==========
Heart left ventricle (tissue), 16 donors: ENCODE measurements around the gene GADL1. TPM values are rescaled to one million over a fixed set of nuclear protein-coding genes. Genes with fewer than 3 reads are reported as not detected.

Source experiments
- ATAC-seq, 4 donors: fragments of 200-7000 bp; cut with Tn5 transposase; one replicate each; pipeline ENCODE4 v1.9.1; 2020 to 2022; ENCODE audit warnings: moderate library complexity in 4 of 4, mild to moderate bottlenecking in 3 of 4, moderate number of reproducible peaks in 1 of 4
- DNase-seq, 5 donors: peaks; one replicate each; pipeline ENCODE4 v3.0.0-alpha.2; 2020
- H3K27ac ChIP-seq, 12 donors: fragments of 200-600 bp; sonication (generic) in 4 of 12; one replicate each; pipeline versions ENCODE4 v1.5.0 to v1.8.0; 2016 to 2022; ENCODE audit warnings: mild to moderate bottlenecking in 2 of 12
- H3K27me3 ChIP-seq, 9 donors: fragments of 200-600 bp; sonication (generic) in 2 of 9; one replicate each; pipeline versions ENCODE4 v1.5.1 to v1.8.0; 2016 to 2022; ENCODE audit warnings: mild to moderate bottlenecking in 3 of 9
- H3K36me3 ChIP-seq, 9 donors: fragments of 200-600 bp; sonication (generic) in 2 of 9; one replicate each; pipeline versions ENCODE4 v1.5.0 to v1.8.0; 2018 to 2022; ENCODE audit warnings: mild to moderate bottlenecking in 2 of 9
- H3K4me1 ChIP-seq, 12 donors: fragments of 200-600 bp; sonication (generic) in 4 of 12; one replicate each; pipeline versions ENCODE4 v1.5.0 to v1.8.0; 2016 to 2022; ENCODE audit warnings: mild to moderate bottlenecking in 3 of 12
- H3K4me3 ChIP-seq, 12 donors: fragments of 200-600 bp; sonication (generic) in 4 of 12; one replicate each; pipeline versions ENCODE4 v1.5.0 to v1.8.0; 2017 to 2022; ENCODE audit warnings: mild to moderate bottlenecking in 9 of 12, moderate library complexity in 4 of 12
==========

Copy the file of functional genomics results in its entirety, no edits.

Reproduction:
Heart left ventricle (tissue), 16 donors: ENCODE measurements around the gene GADL1. TPM values are rescaled to one million over a fixed set of nuclear protein-coding genes. Genes with fewer than 3 reads are reported as not detected.

Source experiments
- ATAC-seq, 4 donors: fragments of 200-7000 bp; cut with Tn5 transposase; one replicate each; pipeline ENCODE4 v1.9.1; 2020 to 2022; ENCODE audit warnings: moderate library complexity in 4 of 4, mild to moderate bottlenecking in 3 of 4, moderate number of reproducible peaks in 1 of 4
- DNase-seq, 5 donors: peaks; one replicate each; pipeline ENCODE4 v3.0.0-alpha.2; 2020
- H3K27ac ChIP-seq, 12 donors: fragments of 200-600 bp; sonication (generic) in 4 of 12; one replicate each; pipeline versions ENCODE4 v1.5.0 to v1.8.0; 2016 to 2022; ENCODE audit warnings: mild to moderate bottlenecking in 2 of 12
- H3K27me3 ChIP-seq, 9 donors: fragments of 200-600 bp; sonication (generic) in 2 of 9; one replicate each; pipeline versions ENCODE4 v1.5.1 to v1.8.0; 2016 to 2022; ENCODE audit warnings: mild to moderate bottlenecking in 3 of 9
- H3K36me3 ChIP-seq, 9 donors: fragments of 200-600 bp; sonication (generic) in 2 of 9; one replicate each; pipeline versions ENCODE4 v1.5.0 to v1.8.0; 2018 to 2022; ENCODE audit warnings: mild to moderate bottlenecking in 2 of 9
- H3K4me1 ChIP-seq, 12 donors: fragments of 200-600 bp; sonication (generic) in 4 of 12; one replicate each; pipeline versions ENCODE4 v1.5.0 to v1.8.0; 2016 to 2022; ENCODE audit warnings: mild to moderate bottlenecking in 3 of 12
- H3K4me3 ChIP-seq, 12 donors: fragments of 200-600 bp; sonication (generic) in 4 of 12; one replicate each; pipeline versions ENCODE4 v1.5.0 to v1.8.0; 2017 to 2022; ENCODE audit warnings: mild to moderate bottlenecking in 9 of 12, moderate library complexity in 4 of 12